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Kerry-McCain ticket touted as way to unite US

WASHINGTON -- Senator Joseph R. Biden, a senior Democrat, yesterday urged Republican Senator John McCain to run for vice president with the presumptive Democratic nominee, Senator John F. Kerry, in order to heal the ''vicious rift" dividing America.

McCain, of Arizona, ''categorically" ruled out standing with Kerry, but Biden, the top Democrat on the Senate Foreign Relations Committee, said he had no second choice.

''I'm sticking with McCain," Biden said.

''I think John McCain would be a great candidate for vice president," Biden, from Delaware, said on NBC's ''Meet the Press," where the two senators appeared together to take questions on Iraq and other subjects.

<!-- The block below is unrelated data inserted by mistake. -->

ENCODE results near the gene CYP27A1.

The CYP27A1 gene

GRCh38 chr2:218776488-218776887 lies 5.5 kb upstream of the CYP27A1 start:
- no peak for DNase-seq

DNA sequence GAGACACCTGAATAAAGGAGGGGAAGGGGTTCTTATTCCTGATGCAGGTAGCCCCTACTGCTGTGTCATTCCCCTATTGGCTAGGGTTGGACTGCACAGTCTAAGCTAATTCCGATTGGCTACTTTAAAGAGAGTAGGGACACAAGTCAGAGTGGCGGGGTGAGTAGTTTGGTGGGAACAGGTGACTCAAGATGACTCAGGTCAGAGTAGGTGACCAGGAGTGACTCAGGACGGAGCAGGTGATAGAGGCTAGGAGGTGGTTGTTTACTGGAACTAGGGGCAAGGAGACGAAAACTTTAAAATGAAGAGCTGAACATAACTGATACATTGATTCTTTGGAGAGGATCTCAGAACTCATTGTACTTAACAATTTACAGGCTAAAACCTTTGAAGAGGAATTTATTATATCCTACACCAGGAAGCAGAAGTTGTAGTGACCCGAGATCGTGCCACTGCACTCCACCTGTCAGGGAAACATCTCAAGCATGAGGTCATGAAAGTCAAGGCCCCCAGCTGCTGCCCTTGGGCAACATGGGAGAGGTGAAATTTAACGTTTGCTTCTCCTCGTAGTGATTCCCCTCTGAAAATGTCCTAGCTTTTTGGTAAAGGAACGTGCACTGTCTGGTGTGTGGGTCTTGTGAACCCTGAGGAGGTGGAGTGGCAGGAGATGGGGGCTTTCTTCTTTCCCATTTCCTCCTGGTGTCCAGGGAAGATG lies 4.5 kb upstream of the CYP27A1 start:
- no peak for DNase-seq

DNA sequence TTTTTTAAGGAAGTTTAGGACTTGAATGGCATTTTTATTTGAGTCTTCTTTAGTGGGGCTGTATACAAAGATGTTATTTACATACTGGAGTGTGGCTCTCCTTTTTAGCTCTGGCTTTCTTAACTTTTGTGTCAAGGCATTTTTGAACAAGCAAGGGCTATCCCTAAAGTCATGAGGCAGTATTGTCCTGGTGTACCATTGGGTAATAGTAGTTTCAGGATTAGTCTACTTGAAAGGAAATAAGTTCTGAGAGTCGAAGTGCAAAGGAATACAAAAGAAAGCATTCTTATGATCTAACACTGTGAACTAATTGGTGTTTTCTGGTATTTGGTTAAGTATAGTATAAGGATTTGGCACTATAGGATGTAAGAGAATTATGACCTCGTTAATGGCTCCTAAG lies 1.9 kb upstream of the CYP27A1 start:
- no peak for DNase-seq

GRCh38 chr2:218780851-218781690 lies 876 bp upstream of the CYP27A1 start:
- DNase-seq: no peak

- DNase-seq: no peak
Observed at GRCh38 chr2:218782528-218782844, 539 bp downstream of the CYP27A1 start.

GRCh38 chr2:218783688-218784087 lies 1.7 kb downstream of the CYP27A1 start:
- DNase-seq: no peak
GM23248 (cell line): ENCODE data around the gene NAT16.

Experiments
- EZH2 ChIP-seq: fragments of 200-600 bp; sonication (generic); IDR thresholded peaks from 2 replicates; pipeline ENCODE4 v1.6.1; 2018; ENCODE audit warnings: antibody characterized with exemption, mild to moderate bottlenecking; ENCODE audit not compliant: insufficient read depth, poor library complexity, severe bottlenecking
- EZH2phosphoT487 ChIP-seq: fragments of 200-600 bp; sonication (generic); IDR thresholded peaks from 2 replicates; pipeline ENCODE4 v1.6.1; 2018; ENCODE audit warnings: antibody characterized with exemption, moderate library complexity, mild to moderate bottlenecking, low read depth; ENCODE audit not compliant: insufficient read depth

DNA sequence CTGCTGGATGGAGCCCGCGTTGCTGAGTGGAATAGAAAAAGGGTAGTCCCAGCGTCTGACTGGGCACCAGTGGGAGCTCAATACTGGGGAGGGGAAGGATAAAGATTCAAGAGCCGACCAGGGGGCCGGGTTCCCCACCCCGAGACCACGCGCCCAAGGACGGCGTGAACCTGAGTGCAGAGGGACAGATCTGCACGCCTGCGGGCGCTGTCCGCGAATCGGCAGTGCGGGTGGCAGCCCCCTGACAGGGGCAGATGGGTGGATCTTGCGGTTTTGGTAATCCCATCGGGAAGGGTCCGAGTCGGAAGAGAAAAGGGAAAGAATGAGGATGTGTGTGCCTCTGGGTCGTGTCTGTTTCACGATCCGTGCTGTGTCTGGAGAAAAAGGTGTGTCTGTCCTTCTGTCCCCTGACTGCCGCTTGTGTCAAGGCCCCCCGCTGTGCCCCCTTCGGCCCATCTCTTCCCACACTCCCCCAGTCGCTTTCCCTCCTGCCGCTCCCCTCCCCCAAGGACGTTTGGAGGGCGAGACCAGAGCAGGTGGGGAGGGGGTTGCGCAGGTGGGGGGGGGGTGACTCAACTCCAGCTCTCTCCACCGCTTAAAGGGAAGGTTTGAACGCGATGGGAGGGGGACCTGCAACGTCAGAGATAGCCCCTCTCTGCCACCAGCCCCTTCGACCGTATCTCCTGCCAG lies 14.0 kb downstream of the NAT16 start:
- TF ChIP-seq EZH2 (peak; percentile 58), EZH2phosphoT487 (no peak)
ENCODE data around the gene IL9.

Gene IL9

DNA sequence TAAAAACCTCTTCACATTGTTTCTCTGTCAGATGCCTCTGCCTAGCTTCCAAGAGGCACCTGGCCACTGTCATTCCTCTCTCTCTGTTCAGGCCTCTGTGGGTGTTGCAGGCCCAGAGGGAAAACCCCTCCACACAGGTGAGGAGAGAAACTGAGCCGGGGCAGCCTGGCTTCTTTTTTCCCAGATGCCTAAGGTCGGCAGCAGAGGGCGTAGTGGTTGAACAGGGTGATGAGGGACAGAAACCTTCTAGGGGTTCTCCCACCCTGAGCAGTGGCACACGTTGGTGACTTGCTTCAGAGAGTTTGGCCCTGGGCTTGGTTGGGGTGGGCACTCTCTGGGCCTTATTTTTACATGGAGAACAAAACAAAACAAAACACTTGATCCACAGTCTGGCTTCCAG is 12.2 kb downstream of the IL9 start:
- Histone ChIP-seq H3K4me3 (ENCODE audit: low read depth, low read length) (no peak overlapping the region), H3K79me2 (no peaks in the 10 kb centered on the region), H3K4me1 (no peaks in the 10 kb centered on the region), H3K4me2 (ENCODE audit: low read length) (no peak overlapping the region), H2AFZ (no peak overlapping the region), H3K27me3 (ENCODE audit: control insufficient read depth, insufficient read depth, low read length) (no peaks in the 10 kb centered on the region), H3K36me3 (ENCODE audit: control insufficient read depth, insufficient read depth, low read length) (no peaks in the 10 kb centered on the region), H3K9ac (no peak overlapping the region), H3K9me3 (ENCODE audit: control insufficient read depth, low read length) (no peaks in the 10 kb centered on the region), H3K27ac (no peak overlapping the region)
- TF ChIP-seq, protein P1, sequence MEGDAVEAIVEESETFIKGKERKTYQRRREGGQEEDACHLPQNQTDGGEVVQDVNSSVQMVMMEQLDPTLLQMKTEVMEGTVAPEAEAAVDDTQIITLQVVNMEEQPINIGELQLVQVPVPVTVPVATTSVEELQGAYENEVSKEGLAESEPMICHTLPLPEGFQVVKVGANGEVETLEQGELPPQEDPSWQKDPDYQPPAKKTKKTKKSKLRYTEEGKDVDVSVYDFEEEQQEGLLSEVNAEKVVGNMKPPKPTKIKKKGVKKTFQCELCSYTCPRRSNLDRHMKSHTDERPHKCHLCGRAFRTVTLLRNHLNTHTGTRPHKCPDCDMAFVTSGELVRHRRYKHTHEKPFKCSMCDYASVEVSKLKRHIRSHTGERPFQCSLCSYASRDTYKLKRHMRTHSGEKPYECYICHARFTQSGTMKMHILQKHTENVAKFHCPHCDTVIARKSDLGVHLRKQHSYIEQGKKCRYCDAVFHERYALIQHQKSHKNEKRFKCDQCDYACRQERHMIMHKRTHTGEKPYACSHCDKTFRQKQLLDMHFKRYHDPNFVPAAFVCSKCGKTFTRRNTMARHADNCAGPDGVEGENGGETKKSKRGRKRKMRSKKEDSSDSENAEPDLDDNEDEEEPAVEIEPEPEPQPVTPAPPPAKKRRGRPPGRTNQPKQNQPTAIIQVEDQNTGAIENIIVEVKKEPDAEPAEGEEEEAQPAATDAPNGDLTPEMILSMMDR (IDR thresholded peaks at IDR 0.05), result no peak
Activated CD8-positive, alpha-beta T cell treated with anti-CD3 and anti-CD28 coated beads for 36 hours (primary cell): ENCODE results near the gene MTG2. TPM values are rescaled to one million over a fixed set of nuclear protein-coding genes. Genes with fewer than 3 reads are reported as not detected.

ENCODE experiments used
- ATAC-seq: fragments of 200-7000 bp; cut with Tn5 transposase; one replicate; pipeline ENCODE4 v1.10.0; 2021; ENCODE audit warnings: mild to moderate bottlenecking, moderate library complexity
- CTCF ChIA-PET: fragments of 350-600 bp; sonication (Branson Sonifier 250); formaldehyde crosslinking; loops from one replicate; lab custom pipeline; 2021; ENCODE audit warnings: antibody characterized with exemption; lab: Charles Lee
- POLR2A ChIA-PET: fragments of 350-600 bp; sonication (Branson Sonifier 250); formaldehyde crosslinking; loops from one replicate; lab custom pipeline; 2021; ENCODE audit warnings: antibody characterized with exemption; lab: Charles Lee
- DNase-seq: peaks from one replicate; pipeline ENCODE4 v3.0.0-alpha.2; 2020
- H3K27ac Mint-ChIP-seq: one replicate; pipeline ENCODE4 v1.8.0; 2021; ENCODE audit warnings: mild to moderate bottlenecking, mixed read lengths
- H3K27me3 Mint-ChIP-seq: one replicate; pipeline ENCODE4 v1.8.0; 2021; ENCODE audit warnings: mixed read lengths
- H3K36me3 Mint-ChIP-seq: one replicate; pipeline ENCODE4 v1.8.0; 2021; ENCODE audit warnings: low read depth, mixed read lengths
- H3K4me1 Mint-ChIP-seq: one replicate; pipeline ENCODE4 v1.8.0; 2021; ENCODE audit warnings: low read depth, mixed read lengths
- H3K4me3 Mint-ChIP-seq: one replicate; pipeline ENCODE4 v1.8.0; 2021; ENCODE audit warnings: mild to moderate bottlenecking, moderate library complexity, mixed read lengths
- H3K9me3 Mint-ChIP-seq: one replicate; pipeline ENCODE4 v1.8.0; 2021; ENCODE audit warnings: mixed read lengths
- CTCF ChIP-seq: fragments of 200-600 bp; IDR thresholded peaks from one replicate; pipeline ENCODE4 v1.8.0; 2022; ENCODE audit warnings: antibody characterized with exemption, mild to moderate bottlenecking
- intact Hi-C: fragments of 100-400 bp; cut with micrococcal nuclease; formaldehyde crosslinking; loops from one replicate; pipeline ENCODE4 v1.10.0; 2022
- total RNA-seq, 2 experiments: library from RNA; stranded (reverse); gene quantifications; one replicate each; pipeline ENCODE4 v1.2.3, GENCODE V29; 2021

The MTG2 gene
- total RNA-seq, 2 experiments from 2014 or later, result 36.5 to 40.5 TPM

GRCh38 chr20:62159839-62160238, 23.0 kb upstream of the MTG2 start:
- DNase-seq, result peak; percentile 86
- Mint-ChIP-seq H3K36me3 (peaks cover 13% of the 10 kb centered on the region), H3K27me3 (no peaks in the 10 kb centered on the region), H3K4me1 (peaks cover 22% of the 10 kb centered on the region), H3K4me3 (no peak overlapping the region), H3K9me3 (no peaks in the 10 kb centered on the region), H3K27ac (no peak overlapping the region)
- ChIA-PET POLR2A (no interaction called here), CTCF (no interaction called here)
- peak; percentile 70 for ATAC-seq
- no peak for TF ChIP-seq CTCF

''Do I think it's going to happen? No," he said. ''But I think it is a reflection of the desire of this country and the desire of people in both parties to want to see this God-awful, vicious rift that exists in the nation healed, and John and John could go a long way to heal in that rift."

McCain, chairman of the Senate Commerce Committee and in line to take over the Senate Armed Services panel in two years, endorsed Biden's call for bridging the political gap between Democrats and Republicans.

''There's too much partisanship in America, and there's too much partisanship in the Senate," he said. ''And we're not doing our job as our constituents expect us to do."

''I will always take anyone's phone calls," McCain said of any call he might get from Kerry, a fellow decorated Vietnam War veteran. ''But I will not, I categorically will not do it."

Kerry said Wednesday that McCain would be his first choice to replace Donald H. Rumsfeld, President Bush's secretary of defense. Rumsfeld is now wrestling with the Iraqi prisoner abuse scandal.

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